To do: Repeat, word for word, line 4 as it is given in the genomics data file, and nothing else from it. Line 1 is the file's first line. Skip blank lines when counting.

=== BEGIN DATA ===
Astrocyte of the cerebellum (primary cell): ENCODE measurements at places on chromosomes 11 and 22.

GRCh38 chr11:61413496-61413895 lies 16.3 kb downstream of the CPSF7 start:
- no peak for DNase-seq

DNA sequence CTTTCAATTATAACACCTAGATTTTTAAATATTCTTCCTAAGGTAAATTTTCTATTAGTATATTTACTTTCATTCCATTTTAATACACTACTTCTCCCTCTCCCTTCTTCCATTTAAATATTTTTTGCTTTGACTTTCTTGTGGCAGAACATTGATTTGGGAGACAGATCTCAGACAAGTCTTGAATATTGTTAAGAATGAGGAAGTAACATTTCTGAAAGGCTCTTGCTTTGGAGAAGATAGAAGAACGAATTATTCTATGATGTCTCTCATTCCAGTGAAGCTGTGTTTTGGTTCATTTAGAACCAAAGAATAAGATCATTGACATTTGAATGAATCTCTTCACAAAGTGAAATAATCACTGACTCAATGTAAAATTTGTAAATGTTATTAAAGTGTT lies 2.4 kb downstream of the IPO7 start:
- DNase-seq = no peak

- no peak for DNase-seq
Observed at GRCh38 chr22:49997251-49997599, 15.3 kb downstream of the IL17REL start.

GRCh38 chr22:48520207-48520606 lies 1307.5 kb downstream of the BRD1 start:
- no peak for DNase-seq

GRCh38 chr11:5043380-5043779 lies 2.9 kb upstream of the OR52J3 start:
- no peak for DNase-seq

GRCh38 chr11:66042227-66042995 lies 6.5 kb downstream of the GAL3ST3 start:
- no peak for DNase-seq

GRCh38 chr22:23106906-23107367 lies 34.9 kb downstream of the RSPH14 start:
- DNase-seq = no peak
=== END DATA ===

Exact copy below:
DNA sequence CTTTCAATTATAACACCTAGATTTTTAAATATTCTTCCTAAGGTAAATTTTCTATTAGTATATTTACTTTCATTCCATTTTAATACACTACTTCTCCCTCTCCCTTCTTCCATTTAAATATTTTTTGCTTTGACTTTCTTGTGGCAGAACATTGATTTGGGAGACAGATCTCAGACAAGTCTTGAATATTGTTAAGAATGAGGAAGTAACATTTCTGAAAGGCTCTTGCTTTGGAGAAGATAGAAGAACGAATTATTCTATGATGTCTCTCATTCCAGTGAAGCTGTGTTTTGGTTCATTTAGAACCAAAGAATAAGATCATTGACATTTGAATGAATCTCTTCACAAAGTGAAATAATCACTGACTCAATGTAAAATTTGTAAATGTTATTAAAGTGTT lies 2.4 kb downstream of the IPO7 start: